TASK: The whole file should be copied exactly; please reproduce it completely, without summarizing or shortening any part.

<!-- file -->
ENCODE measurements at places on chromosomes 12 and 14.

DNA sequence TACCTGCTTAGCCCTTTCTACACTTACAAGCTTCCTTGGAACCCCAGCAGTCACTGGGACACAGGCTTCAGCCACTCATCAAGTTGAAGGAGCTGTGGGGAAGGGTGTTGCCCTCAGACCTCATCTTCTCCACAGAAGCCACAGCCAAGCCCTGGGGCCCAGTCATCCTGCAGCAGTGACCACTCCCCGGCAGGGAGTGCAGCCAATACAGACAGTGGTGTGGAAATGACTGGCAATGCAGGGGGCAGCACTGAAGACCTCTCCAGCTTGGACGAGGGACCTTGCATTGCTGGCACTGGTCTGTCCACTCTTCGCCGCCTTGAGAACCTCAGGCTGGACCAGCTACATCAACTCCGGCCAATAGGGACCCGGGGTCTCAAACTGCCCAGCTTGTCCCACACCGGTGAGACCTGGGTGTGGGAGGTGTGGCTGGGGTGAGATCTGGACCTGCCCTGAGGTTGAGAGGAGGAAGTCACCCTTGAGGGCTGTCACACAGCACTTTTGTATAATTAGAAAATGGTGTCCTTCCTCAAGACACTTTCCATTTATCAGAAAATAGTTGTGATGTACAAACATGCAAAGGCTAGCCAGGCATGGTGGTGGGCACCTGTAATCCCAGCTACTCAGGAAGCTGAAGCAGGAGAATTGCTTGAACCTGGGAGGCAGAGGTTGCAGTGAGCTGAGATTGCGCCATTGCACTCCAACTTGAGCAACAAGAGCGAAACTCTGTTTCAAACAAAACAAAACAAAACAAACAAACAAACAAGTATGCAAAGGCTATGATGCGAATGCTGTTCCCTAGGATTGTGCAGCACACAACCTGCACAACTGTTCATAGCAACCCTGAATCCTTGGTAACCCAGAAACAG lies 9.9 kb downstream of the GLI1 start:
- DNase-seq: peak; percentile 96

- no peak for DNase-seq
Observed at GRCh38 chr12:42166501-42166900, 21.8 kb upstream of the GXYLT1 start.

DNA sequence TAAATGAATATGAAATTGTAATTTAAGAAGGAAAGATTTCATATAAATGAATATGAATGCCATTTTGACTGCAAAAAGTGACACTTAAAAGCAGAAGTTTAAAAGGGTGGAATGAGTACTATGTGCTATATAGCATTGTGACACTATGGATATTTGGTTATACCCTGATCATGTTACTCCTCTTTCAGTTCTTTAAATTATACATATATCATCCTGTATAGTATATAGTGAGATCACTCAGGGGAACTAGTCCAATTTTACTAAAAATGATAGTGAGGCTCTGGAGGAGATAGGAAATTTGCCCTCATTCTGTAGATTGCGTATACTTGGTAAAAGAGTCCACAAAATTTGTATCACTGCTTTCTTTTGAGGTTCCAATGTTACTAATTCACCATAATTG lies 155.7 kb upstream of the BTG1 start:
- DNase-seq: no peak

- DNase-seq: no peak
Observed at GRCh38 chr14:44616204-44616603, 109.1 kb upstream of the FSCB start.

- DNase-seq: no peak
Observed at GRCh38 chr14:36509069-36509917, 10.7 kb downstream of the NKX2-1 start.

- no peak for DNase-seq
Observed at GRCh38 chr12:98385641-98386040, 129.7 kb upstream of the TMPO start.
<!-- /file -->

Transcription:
ENCODE measurements at places on chromosomes 12 and 14.

DNA sequence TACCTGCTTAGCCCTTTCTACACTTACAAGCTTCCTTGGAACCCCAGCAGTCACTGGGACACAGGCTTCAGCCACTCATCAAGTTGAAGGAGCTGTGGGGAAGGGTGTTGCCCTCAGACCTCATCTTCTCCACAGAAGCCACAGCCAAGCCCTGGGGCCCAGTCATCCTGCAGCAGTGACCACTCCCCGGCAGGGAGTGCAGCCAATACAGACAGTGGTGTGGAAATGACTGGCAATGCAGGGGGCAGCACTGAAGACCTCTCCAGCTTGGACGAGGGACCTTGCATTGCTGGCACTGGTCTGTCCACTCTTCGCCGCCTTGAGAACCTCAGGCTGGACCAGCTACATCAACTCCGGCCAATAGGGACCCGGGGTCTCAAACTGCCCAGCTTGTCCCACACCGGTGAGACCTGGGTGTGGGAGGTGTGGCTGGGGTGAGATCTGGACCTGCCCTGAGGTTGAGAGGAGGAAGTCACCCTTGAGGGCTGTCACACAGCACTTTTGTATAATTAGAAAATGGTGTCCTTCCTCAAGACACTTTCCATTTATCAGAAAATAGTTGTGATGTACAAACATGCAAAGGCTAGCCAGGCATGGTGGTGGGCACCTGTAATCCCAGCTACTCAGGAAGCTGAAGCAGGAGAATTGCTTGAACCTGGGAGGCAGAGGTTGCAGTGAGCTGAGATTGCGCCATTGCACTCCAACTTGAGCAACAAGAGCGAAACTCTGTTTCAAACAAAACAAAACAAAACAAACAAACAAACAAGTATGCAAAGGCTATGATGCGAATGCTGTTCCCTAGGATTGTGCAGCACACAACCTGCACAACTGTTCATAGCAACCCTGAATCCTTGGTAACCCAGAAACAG lies 9.9 kb downstream of the GLI1 start:
- DNase-seq: peak; percentile 96

- no peak for DNase-seq
Observed at GRCh38 chr12:42166501-42166900, 21.8 kb upstream of the GXYLT1 start.

DNA sequence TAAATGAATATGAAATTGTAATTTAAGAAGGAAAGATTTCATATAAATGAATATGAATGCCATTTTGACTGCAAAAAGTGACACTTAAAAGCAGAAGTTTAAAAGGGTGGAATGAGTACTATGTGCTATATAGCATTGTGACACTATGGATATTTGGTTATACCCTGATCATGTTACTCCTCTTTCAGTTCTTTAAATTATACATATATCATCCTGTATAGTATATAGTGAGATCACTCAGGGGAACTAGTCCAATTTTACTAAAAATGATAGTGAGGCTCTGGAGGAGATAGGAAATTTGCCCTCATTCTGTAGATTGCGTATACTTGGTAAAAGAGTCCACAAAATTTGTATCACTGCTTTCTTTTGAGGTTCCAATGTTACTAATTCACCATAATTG lies 155.7 kb upstream of the BTG1 start:
- DNase-seq: no peak

- DNase-seq: no peak
Observed at GRCh38 chr14:44616204-44616603, 109.1 kb upstream of the FSCB start.

- DNase-seq: no peak
Observed at GRCh38 chr14:36509069-36509917, 10.7 kb downstream of the NKX2-1 start.

- no peak for DNase-seq
Observed at GRCh38 chr12:98385641-98386040, 129.7 kb upstream of the TMPO start.